[Correction of some of the conversions from Japanese Yen to MOP]
One of the most active voices defending the legalization of casinos in Japan is accused of having received bribes from a Shenzhen lottery company. A trip to Macau complicated everything…
The arrival of casinos in Japan has divided the local public opinion, and some cities, like Okinawa or Hokkaido, have already retreated in their intention to receive Integrated Resorts (IR), as they are called in that country, fearing their social repercussions.
But a recent, unexpected fact has heated the debate to the point that, according to the Reuters agency – which quoted unidentified sources – the government will delay part of the process involving the selection of casino-hosting cities.
The fact in question is the arrest of one of the deputies who fought the hardest for the adoption of the IRs, accused of having received bribes.
To understand the shock, consider that Tsukasa Akimoto, 48, is the first incumbent Japanese lawmaker to be indicted in several decades.
Mr. Akimoto has denied all accusations, but seems to be dealing with a problem that is difficult to get around: as far as the public is concerned, three of the people who collaborated with him confirmed receiving the bribes in exchange for favours.
Mr. Akimoto was arrested in late December, but was released on February 12 – after about a month-and-a-half in custody – after providing JPY 30 million (about MOP2.2 million) in bail.
What about Macau?
Mr. Akimoto has so far summed up three charges from the Tokyo District Public Prosecutors Office, the last one – on additional bribery charges – implying JPY 3.85 million (MOP286,285) in bribes. Of these JPY 3.85 million, about JPY 2 million (MOP148,736) reached Akimoto via a wire transfer and some travel expenses to Macau.
Tokyo authorities accuse a Shenzhen-based company, 500.com (NYSE: WBAI) of being the perpetrator of the corruption. 500.com, an online lottery operator, was planning to join a casino project in Japan.
That’s why three employees or consultants of 500.com in Japan were also indicted.
The second accusation made by the Tokyo District Public Prosecutors Office relates to the casino chips allegedly provided at a Macau casino and to expensive brand goods gifted, during a December 2017 visit to the 500.com head office in Shenzhen and to Macau, to inspect a local casino.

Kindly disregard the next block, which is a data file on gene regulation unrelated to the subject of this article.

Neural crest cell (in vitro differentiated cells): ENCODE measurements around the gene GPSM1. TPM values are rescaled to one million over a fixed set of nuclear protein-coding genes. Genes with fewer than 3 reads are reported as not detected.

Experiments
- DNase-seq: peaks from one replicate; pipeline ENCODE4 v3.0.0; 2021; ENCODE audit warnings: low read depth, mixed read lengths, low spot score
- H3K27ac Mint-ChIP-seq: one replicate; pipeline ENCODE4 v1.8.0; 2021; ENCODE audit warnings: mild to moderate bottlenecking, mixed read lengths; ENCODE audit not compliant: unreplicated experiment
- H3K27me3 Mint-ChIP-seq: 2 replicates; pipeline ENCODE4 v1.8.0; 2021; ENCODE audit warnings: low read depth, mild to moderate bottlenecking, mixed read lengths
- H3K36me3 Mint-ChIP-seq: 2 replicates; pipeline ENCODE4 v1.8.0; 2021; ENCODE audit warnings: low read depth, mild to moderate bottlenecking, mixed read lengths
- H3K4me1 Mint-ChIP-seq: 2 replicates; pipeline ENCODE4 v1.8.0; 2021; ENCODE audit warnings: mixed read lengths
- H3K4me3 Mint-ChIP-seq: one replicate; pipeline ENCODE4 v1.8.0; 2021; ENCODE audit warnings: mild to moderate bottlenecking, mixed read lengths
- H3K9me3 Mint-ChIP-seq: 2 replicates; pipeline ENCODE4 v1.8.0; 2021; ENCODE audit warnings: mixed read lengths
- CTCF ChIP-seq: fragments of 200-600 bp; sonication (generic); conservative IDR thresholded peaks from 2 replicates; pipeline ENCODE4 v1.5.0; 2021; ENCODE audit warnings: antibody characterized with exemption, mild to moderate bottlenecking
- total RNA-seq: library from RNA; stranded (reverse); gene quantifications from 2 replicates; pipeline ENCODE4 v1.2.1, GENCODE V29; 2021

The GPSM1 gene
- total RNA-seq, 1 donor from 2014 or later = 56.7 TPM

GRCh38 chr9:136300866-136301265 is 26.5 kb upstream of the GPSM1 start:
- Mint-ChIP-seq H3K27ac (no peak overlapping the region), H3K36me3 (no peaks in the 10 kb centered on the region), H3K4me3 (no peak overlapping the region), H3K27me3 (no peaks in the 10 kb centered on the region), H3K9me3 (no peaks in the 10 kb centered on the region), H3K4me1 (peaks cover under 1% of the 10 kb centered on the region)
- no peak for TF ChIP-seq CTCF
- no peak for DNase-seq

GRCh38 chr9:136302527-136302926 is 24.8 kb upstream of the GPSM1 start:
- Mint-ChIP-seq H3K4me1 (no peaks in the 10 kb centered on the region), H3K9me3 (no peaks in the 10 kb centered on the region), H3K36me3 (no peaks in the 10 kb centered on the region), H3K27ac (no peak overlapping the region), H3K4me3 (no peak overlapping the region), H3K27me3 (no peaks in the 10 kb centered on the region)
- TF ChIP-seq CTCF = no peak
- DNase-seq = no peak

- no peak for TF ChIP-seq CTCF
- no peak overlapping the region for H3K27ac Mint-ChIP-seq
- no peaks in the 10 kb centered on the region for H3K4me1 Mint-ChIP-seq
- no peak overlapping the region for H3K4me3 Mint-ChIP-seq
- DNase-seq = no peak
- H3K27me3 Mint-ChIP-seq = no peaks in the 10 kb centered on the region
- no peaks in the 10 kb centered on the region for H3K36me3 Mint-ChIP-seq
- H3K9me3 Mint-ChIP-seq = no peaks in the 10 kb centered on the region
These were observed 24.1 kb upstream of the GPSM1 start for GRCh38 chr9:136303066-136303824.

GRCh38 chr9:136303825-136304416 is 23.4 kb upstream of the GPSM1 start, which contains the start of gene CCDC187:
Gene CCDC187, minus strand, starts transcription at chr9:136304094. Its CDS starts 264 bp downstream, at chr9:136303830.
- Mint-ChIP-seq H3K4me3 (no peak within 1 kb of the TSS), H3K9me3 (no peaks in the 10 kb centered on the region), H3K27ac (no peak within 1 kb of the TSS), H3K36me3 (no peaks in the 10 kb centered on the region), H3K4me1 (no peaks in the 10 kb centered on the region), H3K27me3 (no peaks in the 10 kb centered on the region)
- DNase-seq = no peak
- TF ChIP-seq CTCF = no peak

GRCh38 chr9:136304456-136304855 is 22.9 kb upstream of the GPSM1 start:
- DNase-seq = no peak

According to the reports of police interrogations provided to The Japan Times by anonymous sources, while at a shopping mall in Macau during this trip, Akimoto asked 500.com to buy some products for him.
Furthermore, in that same context, the former member of Prime Minister Shinzo Abe’s Liberal Democratic Party has admitted to accepting the items from the company, but he said he had instructed a secretary to ensure that the travel costs would be paid for by his side.
“I was going to buy the items, worth more than JPY 100,000 (MOP7,436) in total, myself, but 500.com paid for them. This was within the scope of commonly accepted social norms”, Akimoto was quoted as telling the investigators. In another interrogation session he clarified that “I am not aware of any casino chips provided to me. I planned to purchase the brand goods myself, but the company ended up paying for them. I planned to return their hospitality at some point in time, so I don’t believe this can be considered a bribe.”
Even though the casino in question, which some Japanese press has identified as one of Melco’s units, has no relationship with 500.com, the prosecutors team has searched one of this company’s Japanese units in relation to the bribery scandal.
MOP 550 millions
Akimoto has been denying all charges since his initial arrest on Christmas Day.
The first accusation reveals he received JPY 2 millions on behalf of 500.com to deliver a keynote speech at a symposium in Naha City in August 2017.
Local Japan media outlets reported that the total value of the bribes which Mr. Akimoto is alleged to have received stands at JPY 7.6 millions (MOP 550 millions).
After being released on bail, Akimoto held a press conference to profess his innocence and announced that his intention to return to his duties as a lawmaker in the lower chamber of Japan’s Parliament, the House of Representatives, in March.
Akimoto, formerly with the ruling Liberal Democratic Party, was a Cabinet Office State Minister in charge of the government’s initiative to launch casino resorts, for about a year through to October 2018.
But Mr. Akimoto is also publicly recognized as a vocal supporter of the legalization of casinos.
500.com, established in 2001, presents itself as “a leading online sports lottery service provider in China, with an established and entrusted brand.”
“We act as an aggregator and processor of lottery purchase orders from our registered user accounts, and currently derive all of our substantial revenues from service fees paid to us by provincial sports lottery administration centers for the purchase orders of sports lottery products that are directed to such centers”, they explain.
500.com is among the first companies to provide online lottery services in China, and is one of the two entities that are authorized by the Ministry of Finance to provide online lottery sales services on behalf of the China Sports Lottery Administration Center.
Last February, the Director and CEO Zhengming Pan resigned his post.
In the statement to the US Securities and Exchange Commission, 500.com gave no reasons for Pan’s departure.
On December 31, just a few days after Akimoto’s arrest, Pan stepped down as the CEO in what was interpreted as a measure to allow an internal investigation to be conducted without any interference.
Some weeks later, 500.com revealed that it had temporarily suspended its operations in Sweden, as it failed to renew its license before its expiry, but no direct relationship has been established with the case in Japan.